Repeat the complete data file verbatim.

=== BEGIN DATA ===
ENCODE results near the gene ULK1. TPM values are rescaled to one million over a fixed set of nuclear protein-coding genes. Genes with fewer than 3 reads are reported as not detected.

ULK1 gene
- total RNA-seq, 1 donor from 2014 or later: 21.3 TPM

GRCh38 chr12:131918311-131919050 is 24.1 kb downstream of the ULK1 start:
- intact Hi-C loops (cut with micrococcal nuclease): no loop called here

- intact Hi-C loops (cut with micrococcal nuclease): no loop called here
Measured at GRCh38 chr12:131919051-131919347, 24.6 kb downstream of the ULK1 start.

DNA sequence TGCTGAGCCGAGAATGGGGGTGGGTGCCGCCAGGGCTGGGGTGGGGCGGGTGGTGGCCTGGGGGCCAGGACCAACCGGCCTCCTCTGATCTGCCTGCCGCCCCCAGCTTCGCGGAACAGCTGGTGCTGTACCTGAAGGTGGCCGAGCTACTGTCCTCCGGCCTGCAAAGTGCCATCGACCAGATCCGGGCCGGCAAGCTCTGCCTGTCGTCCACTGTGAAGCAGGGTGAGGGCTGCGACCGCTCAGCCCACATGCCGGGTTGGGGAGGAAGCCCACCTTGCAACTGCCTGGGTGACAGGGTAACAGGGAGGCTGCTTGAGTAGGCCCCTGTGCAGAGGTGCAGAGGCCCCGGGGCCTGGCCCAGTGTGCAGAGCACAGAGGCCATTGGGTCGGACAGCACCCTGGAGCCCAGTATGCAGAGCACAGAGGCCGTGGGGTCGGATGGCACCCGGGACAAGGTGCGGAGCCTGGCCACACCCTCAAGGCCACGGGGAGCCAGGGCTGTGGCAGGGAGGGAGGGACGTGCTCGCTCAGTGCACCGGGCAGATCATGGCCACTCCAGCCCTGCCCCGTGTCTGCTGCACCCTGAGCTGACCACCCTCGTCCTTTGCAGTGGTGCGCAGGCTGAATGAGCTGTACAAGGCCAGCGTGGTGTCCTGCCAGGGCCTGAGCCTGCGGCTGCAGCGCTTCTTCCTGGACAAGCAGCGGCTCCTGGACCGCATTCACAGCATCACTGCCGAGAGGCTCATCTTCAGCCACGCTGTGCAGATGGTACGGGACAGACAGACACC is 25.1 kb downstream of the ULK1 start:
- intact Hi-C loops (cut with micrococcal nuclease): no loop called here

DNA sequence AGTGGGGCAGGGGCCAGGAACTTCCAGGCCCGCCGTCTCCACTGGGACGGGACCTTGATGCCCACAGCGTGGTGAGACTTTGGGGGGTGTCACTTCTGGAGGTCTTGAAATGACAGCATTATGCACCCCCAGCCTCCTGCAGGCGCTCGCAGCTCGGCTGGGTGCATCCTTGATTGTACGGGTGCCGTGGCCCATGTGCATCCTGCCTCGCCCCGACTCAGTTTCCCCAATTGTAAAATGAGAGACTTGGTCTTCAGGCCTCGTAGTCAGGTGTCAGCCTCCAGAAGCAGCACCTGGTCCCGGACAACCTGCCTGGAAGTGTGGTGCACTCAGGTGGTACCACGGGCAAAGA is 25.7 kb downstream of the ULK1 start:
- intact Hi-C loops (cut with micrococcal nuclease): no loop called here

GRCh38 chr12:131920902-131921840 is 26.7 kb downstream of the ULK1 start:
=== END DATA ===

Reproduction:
ENCODE results near the gene ULK1. TPM values are rescaled to one million over a fixed set of nuclear protein-coding genes. Genes with fewer than 3 reads are reported as not detected.

ULK1 gene
- total RNA-seq, 1 donor from 2014 or later: 21.3 TPM

GRCh38 chr12:131918311-131919050 is 24.1 kb downstream of the ULK1 start:
- intact Hi-C loops (cut with micrococcal nuclease): no loop called here

- intact Hi-C loops (cut with micrococcal nuclease): no loop called here
Measured at GRCh38 chr12:131919051-131919347, 24.6 kb downstream of the ULK1 start.

DNA sequence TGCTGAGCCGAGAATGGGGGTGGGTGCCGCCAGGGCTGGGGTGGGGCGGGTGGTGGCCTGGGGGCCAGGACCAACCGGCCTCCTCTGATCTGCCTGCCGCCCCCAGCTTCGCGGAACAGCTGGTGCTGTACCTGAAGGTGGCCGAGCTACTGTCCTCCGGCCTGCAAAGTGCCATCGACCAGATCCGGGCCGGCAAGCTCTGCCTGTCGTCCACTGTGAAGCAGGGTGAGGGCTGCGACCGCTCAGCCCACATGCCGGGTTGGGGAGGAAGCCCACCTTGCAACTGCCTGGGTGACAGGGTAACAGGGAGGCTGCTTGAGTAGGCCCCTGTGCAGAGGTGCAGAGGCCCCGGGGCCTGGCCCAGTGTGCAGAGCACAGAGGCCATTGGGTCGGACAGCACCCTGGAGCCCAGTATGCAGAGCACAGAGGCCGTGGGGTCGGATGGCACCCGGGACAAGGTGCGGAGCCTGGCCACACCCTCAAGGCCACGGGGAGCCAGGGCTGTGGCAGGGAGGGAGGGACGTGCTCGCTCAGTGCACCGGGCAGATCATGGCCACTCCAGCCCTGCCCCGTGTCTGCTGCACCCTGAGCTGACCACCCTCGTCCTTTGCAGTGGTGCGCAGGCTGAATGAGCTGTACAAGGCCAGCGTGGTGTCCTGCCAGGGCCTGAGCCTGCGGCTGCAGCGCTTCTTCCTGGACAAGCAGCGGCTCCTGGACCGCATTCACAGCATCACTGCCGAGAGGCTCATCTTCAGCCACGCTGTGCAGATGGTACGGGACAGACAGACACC is 25.1 kb downstream of the ULK1 start:
- intact Hi-C loops (cut with micrococcal nuclease): no loop called here

DNA sequence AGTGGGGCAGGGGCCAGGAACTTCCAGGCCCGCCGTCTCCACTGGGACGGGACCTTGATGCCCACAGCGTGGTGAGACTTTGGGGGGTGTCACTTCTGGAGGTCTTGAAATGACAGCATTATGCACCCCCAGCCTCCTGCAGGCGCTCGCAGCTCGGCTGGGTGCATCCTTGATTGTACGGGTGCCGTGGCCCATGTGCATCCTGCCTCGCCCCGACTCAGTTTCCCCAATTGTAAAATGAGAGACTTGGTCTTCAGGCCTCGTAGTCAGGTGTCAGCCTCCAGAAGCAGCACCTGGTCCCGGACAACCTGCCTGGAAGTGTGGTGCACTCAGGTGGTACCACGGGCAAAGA is 25.7 kb downstream of the ULK1 start:
- intact Hi-C loops (cut with micrococcal nuclease): no loop called here

GRCh38 chr12:131920902-131921840 is 26.7 kb downstream of the ULK1 start: